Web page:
From your supervisor to family, friends and specialised services at your institution, there are many sources of support students can draw on. Peer support is great asset to help you stay on track and make your PhD journey more rewarding.

Why is it great to have peer support during your PhD?

Terrible supervision meeting? Endless paperwork for your fieldwork? Codes that simply refuse to work? They understand. An embarrassing typo (or three) left in your big presentation? A day when your writing is stuck? A looming deadline? They understand. They do not need to practise phrases to soothe you or a dictionary to grasp why you are feeling down. Your peers know exactly how you feel because they have been there themselves, probably more times than they can count.

Good relationship with your supervisor is incredibly important for the success of your PhD, as well as the support of your family and non-academic friends for your overall wellbeing. However, peer support can make this challenging journey much more pleasant and rewarding. Researching and implementing peer support programmes showed that they greatly benefit the students and complement the supervision process, especially in case of part-time PhD students. Peer support offers figures you can relate to, not necessarily role models, but someone who has a very good idea of your situation, either because they have recently been or still are there themselves. A formal meeting or a brief chat on the bus or over a cup of tea, the effect is similar. Peer support is much more than just sharing resources and effective strategies, it is finding structure from the often overwhelming PhD start, to accepting mistakes and misjudgements as integral part of learning even, no particularly at PhD level, but also fighting for change where ever possible. Even the highest mountain is easier to climb when you know there is somebody you can ask for directions. Finally, it is about sharing all the good moments too, and acknowledging the hard work and dedication behind them.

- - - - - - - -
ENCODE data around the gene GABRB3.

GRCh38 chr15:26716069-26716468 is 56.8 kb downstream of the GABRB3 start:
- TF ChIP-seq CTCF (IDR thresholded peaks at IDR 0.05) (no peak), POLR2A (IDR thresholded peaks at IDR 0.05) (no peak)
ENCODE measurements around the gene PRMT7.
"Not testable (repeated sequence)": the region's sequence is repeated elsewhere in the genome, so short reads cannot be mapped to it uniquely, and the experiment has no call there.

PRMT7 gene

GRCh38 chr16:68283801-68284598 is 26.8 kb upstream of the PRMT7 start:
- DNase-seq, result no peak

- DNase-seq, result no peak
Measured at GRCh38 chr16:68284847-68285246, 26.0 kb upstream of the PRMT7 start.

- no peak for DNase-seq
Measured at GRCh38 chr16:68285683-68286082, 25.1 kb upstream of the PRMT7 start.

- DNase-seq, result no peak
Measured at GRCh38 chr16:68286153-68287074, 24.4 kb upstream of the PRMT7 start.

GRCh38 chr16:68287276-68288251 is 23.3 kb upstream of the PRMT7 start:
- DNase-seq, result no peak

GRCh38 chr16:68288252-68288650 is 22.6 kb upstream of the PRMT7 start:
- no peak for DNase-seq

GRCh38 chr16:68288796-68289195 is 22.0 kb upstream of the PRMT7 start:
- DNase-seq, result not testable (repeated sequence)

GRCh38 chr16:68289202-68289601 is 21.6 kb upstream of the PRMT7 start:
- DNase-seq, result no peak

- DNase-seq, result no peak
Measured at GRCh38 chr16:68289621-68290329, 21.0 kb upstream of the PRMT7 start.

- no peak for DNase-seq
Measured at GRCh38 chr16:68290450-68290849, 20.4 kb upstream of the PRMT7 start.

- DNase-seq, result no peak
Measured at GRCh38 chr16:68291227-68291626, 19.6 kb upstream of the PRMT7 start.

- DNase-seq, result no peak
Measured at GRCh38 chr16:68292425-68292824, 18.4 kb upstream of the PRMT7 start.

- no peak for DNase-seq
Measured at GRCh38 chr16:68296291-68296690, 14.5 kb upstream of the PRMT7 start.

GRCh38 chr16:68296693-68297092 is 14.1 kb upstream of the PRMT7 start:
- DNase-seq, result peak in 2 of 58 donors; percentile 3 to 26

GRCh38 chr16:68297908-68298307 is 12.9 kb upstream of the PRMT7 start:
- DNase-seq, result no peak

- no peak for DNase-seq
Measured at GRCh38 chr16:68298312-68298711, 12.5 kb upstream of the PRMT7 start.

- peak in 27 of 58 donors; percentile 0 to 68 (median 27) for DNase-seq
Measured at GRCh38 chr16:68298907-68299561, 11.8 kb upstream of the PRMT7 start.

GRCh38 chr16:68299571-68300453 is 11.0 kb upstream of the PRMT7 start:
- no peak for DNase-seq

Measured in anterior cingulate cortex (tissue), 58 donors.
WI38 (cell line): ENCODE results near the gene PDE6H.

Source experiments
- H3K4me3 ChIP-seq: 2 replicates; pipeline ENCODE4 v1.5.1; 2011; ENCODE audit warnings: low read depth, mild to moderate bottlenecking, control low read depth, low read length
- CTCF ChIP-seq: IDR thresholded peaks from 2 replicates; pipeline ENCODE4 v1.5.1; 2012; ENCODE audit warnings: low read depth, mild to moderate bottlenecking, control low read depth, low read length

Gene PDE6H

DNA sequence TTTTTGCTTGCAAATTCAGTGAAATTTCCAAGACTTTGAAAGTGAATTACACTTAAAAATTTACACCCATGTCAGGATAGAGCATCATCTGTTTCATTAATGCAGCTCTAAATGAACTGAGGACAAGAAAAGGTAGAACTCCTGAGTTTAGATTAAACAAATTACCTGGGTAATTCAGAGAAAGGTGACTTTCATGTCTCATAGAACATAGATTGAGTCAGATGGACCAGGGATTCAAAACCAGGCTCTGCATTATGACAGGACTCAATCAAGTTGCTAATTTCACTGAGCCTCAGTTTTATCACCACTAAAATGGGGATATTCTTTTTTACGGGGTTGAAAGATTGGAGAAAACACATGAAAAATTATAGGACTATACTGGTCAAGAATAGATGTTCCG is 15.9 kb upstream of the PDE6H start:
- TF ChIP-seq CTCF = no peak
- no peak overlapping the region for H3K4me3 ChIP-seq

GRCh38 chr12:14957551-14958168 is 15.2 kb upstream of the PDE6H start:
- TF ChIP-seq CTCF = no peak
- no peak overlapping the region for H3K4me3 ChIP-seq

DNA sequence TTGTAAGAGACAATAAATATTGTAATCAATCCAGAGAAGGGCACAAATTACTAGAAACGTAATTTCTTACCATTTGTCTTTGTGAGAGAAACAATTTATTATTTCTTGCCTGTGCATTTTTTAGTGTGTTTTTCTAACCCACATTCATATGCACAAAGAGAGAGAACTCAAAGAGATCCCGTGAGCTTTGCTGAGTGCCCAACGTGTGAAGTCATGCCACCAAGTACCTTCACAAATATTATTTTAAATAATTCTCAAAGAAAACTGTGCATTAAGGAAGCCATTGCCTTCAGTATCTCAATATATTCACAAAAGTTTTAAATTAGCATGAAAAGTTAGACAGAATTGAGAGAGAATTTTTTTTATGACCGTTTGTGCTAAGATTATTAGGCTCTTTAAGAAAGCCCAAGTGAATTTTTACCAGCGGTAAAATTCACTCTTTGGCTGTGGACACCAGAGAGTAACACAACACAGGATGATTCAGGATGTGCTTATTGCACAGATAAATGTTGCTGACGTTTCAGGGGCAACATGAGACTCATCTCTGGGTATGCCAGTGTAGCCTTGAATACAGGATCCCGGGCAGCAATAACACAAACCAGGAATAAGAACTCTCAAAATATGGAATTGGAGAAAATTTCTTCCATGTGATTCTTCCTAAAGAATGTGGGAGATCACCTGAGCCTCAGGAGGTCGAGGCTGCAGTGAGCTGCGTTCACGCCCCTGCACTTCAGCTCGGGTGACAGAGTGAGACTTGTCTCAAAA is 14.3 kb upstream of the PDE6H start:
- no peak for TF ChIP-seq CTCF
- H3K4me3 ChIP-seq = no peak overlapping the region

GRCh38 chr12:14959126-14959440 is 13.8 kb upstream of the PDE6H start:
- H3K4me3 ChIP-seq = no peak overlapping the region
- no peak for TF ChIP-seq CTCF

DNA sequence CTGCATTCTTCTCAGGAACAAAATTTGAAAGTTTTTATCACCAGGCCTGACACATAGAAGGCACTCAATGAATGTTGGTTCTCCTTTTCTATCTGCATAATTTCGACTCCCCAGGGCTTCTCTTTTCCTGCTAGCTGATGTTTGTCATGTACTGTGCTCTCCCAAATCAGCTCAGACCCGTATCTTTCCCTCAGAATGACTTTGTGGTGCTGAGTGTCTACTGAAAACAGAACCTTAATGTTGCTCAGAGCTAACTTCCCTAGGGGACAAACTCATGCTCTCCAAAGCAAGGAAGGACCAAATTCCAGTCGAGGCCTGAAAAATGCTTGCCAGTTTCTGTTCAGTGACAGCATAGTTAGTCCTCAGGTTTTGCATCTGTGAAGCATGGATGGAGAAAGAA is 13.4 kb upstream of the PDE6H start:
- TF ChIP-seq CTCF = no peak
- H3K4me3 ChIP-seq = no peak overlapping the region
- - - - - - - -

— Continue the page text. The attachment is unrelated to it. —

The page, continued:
Image credits: amygeils/CC0

What are the benefits of supporting your peers?

When it feels like you are months behind the schedule, you cannot get an experiment to work or a reviewer savagely reject your paper, it hardly seems like you are in a position to support anyone, right?

Wrong. PhD is about failing as much as succeeding, and experiencing this and knowing how to cope with and learn from it is an invaluable skill. PhD progress can sometimes seem slow (so slow you wonder if you’re making any progress at all), that it is easy to overlook how much you have learnt since the beginning, how much more confident you are talking about your research aims and methodology, how knowledgeable you are about your analysis. In interaction with other colleagues this knowledge, skills and experience come to surface, and by reflecting on them, we can paint a more wholesome picture of our professional value. The Olympics are now behind us, but sports metaphor seems suitable here nonetheless. Peer-support is not about being someone’s trainer, their medical team or even their faithful fan (there are other services to provide that kind of support), it is about being a fellow athlete who has already competed and won, as well as lost, quite a few medals.

Time spent offering peer support to colleagues is not lost, it is invested in your own personal development as much as that of the colleague you are supporting. Finally, it is a great way to build networks and help academia become a more kind, enjoyable place to study and work.

All Aboard!

Whether you are looking for such support or would like to help your colleagues, many universities run peer schemes for postgraduate and PhD students, so it is definitely worth exploring these options, or even starting something similar yourself. If you are based at Warwick University, have a look at peer mentoring scheme starting this year. Apply for the role if you would like to draw on your experience to engage with other postgraduate students, develop valuable skills and help build a more integrated postgraduate community. 🙂

Have you had any experiences with peer support programmes? What are your thoughts on advantages and challenges of implanting such programmes?

Ana Kedveš  (@anakedves)